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NCAA Protecting Wrong Group in Closing Financial Agreement Loophole

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NCAA Protecting Wrong Group in Closing Financial Agreement Loophole
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The NCAA will be using time this April to close a "loophole" in the grant-in-aid policy, and in doing so, they'll again toe the line of the coaches, not the athletes. In fall of 2013, the decision to allow athletes to sign a financial-aid agreement was viewed as a major win for college football, as CBS Sports reported:

Effective immediately, a prospective student-athlete with plans to enroll at an institution in January of their senior year may sign a financial aid agreement with a school as early as August 1. The rule applies to all sports, but will have the greatest impact on football; where coaches can get early enrollees involved in spring practice to advance their development.

A plus for coaches. A plus for kids. Winners all around for the small group of players who enroll early.

Well, until players realized they could sign multiple agreements, and a handful, three high-profile guys as reported by ESPN, took advantage. Josh Malone, a 4-star recruit and the No. 6 wide receiver nationally, Dalvin Cook, a 5-star prospect and the No. 2 running back overall and Laurence Jones, a 4-star player and the nation's No. 9 safety, were the players referenced as gaming the system.

Coaches, who did not realize multiple signings were possible, got upset that, in the grand scheme of things, nothing changed. Despite the athletes holding a spot at a respective school, being able to sign more than one agreement meant coaches had to continue to recruit until the guys hit campus.

Now, the NCAA is expected to come running to the coaches' rescue because of the hurt feelings. Rescue them from having to continue to do their job. Rescue them from the big bad players. Rescue them from the handful of early enrollees who are uncertain as to where they want to play football.

Keep in mind, this is not a signing-day switch. This is not an eleventh-hour ditching of a program, leaving them with an empty spot in the class on national signing day. No, this is one, of very few, players who is deciding between a small handful of schools before enrolling a month before signing day.

A small handful and enrolling early are the key points here. Indiana had no issues getting its six financial-aid signees to stick with the Hoosiers, as Peegs.com reported. Brandon Harris, at LSU, inked his papers and is currently sitting in school, while Jones elected to go to Alabama ahead over the Bayou Bengals.

It is not an epidemic. It is not going to grow into a widespread problem across the board that shakes college football to its core. It is not even something that stops the coaches from filling a position of need in a class.

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Most early enrollees do not flip at the last minute. Most early enrollees are kids who graduate early, have a plan and a reason for getting to a specific campus in January, and the decision is related more to the school and coach than it is to the mere opportunity.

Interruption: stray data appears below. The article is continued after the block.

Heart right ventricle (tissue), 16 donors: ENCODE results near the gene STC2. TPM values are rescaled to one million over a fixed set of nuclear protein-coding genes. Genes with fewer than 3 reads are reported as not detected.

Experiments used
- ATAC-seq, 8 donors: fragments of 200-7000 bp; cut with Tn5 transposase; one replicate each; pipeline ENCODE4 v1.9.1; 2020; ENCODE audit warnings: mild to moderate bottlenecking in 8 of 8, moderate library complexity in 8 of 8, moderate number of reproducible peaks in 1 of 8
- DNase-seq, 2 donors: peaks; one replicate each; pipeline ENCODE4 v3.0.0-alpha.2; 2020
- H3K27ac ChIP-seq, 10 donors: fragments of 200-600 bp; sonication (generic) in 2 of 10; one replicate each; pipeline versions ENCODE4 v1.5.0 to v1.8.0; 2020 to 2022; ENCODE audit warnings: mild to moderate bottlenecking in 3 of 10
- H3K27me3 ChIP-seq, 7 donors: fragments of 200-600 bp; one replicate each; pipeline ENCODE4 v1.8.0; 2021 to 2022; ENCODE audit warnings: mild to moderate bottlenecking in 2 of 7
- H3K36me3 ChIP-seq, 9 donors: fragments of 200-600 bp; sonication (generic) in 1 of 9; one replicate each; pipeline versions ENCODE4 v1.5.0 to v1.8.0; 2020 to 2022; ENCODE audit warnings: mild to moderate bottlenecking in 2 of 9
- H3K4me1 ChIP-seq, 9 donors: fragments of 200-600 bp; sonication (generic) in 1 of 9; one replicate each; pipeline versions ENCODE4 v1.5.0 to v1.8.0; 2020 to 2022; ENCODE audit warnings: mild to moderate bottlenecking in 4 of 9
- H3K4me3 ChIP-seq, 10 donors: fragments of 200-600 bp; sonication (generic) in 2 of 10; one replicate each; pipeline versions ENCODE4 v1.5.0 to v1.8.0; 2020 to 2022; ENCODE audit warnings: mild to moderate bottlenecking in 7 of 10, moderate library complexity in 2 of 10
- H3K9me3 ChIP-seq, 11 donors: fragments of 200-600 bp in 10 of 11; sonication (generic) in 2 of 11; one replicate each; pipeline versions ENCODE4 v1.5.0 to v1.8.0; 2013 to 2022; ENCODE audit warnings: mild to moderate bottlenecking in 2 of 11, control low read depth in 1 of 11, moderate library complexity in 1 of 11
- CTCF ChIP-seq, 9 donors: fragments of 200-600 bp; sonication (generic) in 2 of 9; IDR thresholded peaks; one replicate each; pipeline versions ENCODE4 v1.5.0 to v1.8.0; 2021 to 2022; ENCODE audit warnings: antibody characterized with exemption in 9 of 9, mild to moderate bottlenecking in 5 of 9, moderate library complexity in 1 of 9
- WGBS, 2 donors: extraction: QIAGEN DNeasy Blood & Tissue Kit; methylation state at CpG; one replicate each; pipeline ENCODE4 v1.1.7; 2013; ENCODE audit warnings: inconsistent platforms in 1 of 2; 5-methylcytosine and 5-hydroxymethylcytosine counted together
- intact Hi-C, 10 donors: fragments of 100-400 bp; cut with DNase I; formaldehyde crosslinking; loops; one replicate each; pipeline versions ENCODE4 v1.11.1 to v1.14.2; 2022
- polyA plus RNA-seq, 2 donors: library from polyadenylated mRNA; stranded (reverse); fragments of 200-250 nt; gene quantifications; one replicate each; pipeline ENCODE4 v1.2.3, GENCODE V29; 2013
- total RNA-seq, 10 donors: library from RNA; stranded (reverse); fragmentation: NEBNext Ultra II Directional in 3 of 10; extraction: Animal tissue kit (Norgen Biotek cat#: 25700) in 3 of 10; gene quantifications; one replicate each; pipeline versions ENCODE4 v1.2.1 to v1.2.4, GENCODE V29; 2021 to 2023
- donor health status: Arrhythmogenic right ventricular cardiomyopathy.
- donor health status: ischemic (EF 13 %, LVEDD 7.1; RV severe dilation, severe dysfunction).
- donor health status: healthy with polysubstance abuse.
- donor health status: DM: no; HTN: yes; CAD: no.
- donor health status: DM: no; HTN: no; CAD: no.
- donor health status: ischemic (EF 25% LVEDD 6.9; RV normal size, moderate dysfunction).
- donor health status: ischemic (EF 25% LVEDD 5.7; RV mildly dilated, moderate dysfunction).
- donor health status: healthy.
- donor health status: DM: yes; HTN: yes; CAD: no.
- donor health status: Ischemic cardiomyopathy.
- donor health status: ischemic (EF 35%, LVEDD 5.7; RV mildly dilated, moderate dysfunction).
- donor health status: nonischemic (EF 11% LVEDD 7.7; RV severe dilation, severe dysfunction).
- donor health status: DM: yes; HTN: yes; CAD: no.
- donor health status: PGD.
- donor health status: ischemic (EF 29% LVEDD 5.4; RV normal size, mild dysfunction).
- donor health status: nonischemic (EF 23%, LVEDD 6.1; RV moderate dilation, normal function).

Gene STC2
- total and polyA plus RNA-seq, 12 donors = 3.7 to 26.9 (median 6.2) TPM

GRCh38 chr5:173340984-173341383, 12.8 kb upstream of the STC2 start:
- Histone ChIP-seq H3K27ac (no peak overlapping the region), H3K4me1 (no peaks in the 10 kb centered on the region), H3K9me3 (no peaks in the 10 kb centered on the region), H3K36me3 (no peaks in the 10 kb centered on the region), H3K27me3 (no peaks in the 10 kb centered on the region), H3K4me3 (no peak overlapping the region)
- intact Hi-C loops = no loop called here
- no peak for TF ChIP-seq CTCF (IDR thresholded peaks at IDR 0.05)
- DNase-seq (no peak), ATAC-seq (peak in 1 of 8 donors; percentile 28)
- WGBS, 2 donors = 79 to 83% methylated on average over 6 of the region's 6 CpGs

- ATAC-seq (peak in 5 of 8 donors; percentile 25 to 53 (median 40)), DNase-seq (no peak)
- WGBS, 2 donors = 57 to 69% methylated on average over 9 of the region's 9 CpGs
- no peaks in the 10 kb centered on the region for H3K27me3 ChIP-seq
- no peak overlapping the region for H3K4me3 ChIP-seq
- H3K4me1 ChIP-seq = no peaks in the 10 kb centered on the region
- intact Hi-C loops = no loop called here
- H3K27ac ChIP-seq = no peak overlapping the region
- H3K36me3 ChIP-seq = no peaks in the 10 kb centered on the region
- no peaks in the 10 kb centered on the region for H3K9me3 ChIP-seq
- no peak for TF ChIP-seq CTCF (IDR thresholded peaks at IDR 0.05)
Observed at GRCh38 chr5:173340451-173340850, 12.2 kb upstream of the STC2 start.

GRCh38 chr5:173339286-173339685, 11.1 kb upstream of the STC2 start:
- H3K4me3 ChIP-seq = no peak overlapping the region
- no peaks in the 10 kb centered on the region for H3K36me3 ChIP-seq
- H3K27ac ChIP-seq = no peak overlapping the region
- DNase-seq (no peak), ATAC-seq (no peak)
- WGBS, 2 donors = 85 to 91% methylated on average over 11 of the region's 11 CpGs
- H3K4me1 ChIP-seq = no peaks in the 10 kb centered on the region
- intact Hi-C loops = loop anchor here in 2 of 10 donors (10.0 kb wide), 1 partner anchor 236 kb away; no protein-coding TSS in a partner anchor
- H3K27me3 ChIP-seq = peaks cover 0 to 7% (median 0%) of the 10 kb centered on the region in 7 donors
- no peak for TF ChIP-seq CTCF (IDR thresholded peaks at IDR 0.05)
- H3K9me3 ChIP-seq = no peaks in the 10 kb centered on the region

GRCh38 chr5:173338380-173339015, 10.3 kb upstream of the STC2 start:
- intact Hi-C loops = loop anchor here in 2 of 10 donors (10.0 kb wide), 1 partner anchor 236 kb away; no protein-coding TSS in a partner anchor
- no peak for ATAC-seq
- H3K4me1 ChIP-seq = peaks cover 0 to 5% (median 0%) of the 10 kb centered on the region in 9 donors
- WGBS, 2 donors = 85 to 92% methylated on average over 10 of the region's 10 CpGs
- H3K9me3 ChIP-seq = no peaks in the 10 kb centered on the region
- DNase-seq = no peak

The plan to react to the coaches' panic includes a measure to explore if the signing of a financial-aid agreement, without enrollment, could constitute an NCAA violation. A move to penalize the player for securing two spots offered to him, over a month out from signing day and making a final decision.

Of course the complaining ignores the fact that coaches are not offering these agreements to everyone. Rather, the coaches are using them as a tool to recruit the players at the tops of their boards. The kids who they are begging to get on campus. The kids who they want to rope into the binding agreement because they are valuable assets coveted by other schools as well. They see forcing a kid like Dalvin Cook or Josh Malone to sign a binding agreement as a quick fix for the coaches.

It's not.

It just means the kids will not sign it.

This will force the coaches to keep recruiting them into December and until they get to campus in January. And trust, given the high-level talent involved, the coaches will simply continue to try and work the recruiting magic to get the players in the boat.

It's the same process that was taking place with Malone, Cook and Jones this season. It's also the same thing that has been taking place since kids started enrolling early and making decisions later in December and into January.

Kevin C. Cox/Getty Images
Saban recruits until they get to campus

The school is obligated to pay, but the kid is allowed to keep his options open. If he enrolls, the school makes good on the offer. If he does not, the school pursues another player. It is the same as it ever was on the recruiting landscape. At least it is for good recruiters who never stop the process.

Coaches thought they were getting a reprieve. For the most part, they certainly did, as most kids who signed grant-in-aid forms stuck with one and are now on that campus. In the case of the few stud athletes who signed multiple agreements, the game remained exactly as it was a season ago.

The coaches do not need protection, they do not need help. They get paid to do the job; they simply need to keep doing the job. The push to lock kids into just one agreement will not be the answer to the coaches' nightmares—it will simply scare kids from putting pen to paper.

All rankings are courtesy 247Sports.

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